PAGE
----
• Evil Cripple Davros speaks like this, partly because it's an organic version of the Daleks' voices and partly to reflect his feeble physical state.
  • Game of Thrones: Karl Tanner's scratchy tone is perfect for delivering threats.
  • Evil Cripple William Raines from The Pretender, who needs to wheel an oxygen tank around with him in order to breathe.
  • The original Hank Henshaw in season 2 of Supergirl (2015) after he's been turned into a cyborg.

  • Mephistopheles is portrayed with an incredible range in Beethoven's Last Night. He rasps only slightly in his introductory song ("Mephistopheles"), but by "Misery" he goes from Evil Sounds Deep to Hell Is That Noise and back again in a single line, rasping all the way.
  • Tom Waits: "Oily Night" from The Black Rider. It has a very deep and frightening voice repeat the title over and over again, while the music around him slowly but surely glows beserk. In the context of the play it is meant to be music for a Satanic ritual.

    Mythology and Religion 
  • According to the Ars Goetia, the demon marquis Shax speaks with a voice "hoarse, but yet subtle." However, if compelled to enter a magic triangle, his voice will change to a beautiful sound, and he will speak only the truth.

    Pro Wrestling 
  • Every last Vachon had a raspy heel promo, but the raspiest was Mad Dog, who didn't even lighten up as he inevitably became a face by default. The most curious case was Luna, however, as she wasn't related to the others by blood but adopted by Butcher, suggesting it was a family secret more than an inherent trait.
  • Exploited by Brian Pillman, who had a raspy voice due to multiple childhood throat polyp surgeries.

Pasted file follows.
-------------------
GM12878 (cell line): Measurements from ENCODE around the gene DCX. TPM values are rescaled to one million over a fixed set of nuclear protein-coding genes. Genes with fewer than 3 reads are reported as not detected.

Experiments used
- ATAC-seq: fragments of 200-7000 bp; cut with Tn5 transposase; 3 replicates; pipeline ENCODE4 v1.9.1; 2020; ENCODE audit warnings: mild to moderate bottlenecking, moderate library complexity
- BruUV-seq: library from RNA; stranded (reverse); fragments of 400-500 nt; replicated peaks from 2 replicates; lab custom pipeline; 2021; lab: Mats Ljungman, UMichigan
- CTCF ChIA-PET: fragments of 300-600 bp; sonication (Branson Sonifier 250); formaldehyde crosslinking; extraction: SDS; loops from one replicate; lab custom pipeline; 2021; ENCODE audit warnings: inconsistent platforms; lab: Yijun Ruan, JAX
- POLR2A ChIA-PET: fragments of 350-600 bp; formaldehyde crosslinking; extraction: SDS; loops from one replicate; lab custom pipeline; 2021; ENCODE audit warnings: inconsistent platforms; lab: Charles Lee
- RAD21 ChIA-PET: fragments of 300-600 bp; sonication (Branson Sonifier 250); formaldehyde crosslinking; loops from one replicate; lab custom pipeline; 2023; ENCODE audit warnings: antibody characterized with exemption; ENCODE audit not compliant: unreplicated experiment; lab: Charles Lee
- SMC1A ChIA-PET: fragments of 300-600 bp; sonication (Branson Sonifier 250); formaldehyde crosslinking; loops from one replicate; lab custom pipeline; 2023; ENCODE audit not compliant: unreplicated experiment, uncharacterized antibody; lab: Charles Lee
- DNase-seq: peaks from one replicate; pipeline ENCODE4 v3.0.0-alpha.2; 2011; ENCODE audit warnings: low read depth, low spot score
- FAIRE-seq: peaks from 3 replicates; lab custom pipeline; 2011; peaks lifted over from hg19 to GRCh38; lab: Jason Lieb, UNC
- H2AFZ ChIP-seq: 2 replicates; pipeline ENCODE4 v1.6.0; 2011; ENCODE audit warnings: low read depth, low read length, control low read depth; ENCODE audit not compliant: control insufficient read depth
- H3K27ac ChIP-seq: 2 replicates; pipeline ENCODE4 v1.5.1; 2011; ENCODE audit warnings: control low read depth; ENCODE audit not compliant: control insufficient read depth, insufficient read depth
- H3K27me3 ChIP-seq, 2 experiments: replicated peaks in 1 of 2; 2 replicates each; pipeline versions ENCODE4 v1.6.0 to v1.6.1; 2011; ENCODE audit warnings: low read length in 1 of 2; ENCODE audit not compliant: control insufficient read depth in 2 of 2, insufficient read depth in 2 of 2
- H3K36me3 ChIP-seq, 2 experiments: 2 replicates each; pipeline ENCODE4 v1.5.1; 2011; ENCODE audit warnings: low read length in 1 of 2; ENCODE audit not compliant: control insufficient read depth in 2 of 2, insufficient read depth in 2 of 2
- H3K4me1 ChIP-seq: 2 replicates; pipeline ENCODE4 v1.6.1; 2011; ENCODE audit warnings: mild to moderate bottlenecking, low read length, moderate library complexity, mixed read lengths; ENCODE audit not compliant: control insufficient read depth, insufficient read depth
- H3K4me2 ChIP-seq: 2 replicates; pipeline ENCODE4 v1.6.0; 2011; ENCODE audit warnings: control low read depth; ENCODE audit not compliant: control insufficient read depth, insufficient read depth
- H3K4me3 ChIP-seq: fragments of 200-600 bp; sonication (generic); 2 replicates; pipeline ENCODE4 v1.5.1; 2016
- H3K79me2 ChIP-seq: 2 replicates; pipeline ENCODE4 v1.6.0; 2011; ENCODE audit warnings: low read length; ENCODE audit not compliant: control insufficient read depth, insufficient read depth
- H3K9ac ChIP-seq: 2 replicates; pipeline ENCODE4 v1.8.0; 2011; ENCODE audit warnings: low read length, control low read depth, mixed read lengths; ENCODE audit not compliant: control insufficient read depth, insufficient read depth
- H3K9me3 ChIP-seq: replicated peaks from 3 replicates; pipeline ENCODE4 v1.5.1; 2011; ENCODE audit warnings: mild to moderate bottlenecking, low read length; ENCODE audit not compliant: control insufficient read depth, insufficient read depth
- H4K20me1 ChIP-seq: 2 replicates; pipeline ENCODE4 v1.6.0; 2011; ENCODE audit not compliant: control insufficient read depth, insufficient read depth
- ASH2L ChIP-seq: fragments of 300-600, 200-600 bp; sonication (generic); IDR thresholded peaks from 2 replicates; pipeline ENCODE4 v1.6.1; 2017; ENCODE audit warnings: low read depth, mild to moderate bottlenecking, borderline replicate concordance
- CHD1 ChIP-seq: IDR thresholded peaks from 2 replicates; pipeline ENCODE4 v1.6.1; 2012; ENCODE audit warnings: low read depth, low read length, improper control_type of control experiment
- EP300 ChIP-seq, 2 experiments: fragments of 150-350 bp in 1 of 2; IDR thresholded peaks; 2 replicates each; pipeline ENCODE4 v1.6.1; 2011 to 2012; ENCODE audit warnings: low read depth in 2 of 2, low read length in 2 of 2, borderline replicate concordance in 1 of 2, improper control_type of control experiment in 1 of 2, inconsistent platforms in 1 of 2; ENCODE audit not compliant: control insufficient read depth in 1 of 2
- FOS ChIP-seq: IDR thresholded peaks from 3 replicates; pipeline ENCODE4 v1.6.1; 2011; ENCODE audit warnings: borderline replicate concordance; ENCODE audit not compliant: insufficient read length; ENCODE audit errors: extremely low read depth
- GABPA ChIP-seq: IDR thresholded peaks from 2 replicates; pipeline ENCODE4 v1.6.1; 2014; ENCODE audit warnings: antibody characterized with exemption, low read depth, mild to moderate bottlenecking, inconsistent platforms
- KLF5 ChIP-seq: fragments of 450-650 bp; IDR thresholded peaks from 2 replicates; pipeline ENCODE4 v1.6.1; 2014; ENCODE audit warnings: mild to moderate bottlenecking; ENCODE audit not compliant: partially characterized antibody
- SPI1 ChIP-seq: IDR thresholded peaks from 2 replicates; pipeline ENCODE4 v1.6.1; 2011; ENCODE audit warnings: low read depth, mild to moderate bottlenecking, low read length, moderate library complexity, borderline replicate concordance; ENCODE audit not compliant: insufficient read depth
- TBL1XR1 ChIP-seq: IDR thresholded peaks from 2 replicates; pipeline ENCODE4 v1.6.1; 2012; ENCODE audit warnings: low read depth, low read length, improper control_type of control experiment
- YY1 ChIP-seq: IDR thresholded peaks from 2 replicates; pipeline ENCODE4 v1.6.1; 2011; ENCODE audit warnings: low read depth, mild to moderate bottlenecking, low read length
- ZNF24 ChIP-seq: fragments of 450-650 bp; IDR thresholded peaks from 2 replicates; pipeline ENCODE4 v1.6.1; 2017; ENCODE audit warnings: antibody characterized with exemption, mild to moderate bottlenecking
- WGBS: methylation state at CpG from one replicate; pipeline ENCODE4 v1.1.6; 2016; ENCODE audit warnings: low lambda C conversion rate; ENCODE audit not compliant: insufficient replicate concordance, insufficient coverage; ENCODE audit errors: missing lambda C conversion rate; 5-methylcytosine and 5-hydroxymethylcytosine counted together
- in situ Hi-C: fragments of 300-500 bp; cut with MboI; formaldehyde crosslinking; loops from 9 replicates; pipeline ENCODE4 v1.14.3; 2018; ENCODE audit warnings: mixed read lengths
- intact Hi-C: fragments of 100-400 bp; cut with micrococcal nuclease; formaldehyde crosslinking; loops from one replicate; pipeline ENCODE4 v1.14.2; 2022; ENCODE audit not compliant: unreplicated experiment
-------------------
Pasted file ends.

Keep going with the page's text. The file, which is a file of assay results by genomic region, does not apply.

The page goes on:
• Jeff G. Bailey normally has a somewhat high voice, but when he wants to threaten someone he talks slow and raspy.

  • Our Miss Brooks: The titular convict in "Convict Threatens To Kill Mr. Conklin".

    Tabletop Games 

  • Lampshaded with Sir Despard's Villainous Lament in Ruddigore:
    Sir Despard: Oh why am I husky and hoarse?
    Chorus: Ah, why?
    Sir Despard: It's the workings of conscience, of course.
    Chorus: Fie, fie!
    Sir Despard: And huskiness stands for remorse.
    Chorus: Oh, my!
    Sir Despard: At least it does so in my case!

    Theme Parks 

    Video Games 

  • Ruby of Sticky Dilly Buns forces a lot of coughs and grunts when attempting to pass as sketchy street punk "Rudy", as here. Of course, this may largely be down to her attempting a male voice; she's not a trained or natural actor.
  • One of the reasons that Elly from Blood Stain initially assumes that Dr. Vlad Stein, her new employer, is some form of Mad Scientist is his voice, which is described in-universe as sounding like "sandpaper polishing a rusty can". Subverted in that Dr. Stein is not evil in any way, but merely happens to have an intimidating voice.

    Western Animation